What I’m saying is, ‘I know, you know, I know, you know.” I’m with you. I hear you know. I know that a lot of you have a vested interest in this. It takes two or three seconds. I’ve been doing that for almost my entire career. It’s just having a little bit of fun. When people perceive something is taboo, and you work the edges of it, they like that. It’s fun
The NFL is very sensitive to this, and they should be. What happened with the NBA was terrible, but they’ve overcome it. But here’s the great thing about sports – nobody knows. Nobody knows. I have this incredible access – I know both teams, I know players on both sides, I know front offices, I study it, I’m working with John Madden, we have a crew, and we know more than 99.9 percent of the country knows.
And if you were to say to me, ‘you have to make a living betting on football,’ there’s no way I could do it. I’m no better than a guy throwing a dart at a board. There are too many variables. A challenge gets overturned, or somebody scores a garbage time touchdown, crazy stuff like the San Diego-Pittsburgh game … I get a kick out of listening to guys on the radio on a Saturday touting their picks, and I think, ‘what in the hell could they possibly know, that I don’t know?’ Even if they know it, are you going to say, a guy’s going to fumble on the 1-yard line? Somebody’s going to run a kick back? It’s crazy. It’s fun to bet a few bucks on the game, but nobody really knows. That’s the beauty of sports.
Q: Why don’t we have a college football playoff? We need one, right? Please tell me you are endorsing one.
You mean like Obama, right? I would like to see it because it does need a definitive ending. You know what? No matter what happens, there are still going to be a bunch of arguments. How many games can you ask these guys to play to determine a champion. If you have an 8-team tournament, the 9th team is going to say, “Wait a minute! We should be in there, too!” You’re always going to have an argument. You’re always going to have controversy.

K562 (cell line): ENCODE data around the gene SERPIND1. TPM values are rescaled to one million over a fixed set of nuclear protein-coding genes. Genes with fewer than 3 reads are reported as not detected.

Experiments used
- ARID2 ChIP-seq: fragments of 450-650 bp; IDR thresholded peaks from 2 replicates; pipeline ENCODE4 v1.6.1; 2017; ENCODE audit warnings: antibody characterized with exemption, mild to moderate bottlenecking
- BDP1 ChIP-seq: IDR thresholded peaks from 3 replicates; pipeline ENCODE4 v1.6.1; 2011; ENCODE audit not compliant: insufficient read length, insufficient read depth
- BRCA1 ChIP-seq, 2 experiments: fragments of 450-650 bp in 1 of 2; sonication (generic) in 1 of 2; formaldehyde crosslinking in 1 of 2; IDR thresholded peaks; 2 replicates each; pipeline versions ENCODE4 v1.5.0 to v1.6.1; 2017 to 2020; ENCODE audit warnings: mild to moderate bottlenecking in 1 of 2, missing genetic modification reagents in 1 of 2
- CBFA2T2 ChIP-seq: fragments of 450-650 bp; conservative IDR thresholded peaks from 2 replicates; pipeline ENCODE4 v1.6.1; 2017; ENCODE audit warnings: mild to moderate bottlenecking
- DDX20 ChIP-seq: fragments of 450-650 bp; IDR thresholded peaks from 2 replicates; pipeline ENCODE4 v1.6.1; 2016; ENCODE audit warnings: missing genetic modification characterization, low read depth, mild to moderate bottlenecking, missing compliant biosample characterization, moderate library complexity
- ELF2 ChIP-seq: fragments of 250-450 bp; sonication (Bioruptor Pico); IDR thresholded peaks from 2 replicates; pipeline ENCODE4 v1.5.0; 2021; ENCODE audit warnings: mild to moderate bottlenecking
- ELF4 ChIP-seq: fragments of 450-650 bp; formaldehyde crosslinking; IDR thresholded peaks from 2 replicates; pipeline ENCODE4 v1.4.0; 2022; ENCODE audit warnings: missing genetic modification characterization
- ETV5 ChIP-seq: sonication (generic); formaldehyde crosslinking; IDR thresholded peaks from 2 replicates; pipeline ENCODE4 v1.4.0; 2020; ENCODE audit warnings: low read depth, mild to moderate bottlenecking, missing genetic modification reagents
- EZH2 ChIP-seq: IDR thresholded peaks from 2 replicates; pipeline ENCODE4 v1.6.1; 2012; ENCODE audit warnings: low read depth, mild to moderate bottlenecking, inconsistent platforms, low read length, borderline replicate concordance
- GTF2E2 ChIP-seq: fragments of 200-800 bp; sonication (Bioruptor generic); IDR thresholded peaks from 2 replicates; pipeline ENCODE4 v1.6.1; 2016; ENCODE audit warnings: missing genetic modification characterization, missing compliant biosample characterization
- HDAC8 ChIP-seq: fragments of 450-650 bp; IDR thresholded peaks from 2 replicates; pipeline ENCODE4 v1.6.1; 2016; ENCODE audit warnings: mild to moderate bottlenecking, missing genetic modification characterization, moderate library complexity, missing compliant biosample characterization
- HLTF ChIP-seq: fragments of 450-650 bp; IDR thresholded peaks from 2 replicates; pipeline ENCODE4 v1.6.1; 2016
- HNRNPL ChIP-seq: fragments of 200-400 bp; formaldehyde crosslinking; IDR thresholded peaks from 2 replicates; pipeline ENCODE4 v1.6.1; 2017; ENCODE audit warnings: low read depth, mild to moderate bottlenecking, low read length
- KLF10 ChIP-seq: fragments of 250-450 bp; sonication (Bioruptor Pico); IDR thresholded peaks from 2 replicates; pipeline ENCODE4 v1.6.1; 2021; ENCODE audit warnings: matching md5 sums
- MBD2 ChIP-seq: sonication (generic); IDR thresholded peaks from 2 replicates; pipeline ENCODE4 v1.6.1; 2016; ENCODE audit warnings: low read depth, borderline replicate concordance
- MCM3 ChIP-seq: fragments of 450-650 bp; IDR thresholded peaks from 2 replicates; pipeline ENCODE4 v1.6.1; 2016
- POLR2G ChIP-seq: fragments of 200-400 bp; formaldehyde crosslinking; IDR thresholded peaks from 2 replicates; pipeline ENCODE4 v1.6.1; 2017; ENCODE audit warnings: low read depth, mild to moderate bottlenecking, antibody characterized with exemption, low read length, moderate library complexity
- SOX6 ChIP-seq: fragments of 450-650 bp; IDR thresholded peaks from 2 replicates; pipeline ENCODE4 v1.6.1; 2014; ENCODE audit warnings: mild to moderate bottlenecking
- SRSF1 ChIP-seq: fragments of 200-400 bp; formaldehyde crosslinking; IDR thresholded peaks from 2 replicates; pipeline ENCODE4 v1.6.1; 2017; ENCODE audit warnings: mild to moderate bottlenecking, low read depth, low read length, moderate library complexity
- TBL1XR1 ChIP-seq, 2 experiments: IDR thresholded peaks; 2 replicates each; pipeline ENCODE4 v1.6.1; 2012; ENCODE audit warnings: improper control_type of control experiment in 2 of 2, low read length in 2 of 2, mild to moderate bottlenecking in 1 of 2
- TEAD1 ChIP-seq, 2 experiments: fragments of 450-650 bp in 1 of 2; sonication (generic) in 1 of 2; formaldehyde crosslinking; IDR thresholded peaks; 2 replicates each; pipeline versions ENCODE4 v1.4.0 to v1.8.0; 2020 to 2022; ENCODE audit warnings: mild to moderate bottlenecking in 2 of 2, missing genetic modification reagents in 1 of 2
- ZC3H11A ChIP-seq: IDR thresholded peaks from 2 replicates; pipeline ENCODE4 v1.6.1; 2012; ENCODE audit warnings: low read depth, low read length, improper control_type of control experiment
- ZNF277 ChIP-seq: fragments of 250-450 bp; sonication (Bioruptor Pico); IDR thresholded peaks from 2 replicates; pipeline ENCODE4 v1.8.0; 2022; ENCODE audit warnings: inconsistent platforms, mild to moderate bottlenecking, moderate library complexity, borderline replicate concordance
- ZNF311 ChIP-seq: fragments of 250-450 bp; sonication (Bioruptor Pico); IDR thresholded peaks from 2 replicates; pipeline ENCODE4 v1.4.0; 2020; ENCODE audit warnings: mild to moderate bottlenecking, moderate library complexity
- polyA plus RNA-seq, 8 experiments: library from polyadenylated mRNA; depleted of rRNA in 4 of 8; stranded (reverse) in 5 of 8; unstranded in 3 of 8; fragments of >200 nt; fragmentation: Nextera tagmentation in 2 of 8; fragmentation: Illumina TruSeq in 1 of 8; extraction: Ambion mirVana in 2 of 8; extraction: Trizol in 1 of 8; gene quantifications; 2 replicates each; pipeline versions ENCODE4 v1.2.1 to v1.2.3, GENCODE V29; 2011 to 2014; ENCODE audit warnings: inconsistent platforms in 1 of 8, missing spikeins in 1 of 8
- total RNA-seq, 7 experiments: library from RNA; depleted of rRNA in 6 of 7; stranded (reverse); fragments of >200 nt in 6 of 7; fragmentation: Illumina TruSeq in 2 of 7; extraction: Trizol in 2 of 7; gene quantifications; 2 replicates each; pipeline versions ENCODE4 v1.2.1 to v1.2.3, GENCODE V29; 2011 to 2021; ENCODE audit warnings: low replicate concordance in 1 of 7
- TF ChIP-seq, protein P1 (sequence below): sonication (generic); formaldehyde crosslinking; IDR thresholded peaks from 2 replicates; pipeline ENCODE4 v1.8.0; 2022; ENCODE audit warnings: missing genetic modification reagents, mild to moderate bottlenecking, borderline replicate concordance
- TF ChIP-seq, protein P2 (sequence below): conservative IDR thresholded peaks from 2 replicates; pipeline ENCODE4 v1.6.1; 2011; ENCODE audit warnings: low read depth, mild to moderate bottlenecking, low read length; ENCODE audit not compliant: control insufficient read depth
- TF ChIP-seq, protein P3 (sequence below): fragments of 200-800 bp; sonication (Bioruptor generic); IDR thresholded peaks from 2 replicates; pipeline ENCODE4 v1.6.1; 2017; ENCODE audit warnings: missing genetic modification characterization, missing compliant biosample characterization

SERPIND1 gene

At a bar with friends, you’re ordering ___ to drink. I’m ordering either a Johnnie Walker Black on the rocks or a very recent discovery, Fat Tire beer. Then again, if someone else is picking up the tab … Johnnie Walker Blue.
You are not a fan of vegetables. But if you must have two on your plate, they are … I have never eaten a vegetable in my life and you can put that on my tombstone. Ask John Madden about the night I ordered French Onion soup in Green Bay and asked them to hold the onions. They got it right — just the broth, cheese and crouton. Delicious. If you threatened me at gunpoint and insisted I have two on my plate, one would look like a big, juicy Porterhouse and the other would look eerily
similar to lemon meringue pie.
If you’re not watching sports, some of your favorite TV shows include _____. No one in history has watched CNBC more than yours truly. Squawk Box, Closing Bell, you name it, I’m
there. All I can tell you is that I feel Maria Bartiromo, Mark Haynes, Joe Kernan, Michele Caruso-Cabrera and the whole CNBC gang are part of my extended family. Of course, it’s easy to connect the dots — I DO have the trading gene. I watch a lot of news programming across the spectrum. And The Weather
Channel, a habit I can’t explain but I know there are a few million other maniacs across this great land who need their TWC fix, as well.
Your favorite athletes of all-time in MLB, NFL, NBA, and NHL.
Baseball – Pete Rose. I announced the Reds from ’71 through ’73 and watched Pete play close to 500 games. All out, all the time whether it was spring training or the World Series. His dedication and work ethic were over the moon. The rest of the Pete Rose saga is just sad. Very sad.
NFL – Jerry Rice. When you know you’re watching the greatest to ever do what he does and there’s no argument, you just want to sit back and savor it. Name your cliche — poetry in motion, artist at work, worth the price of admission alone – everything fits.
NBA – Kobe Bryant. I never got to cover Michael Jordan or this choice might have been altered. Living in L.A., I get to see alot of Bryant and he’s the kind of player that just takes your breath away dozens of times a season.
NHL – Wayne Gretzky. I only got to cover him a handful of times but as a longtime L.A. Kings’ season ticket-holder (yeah, I know I’m sick), I remember one thing. When Wayne was on the ice, there may have been 11 other players out there with him but your eyes were riveted on number 99. Simply magical.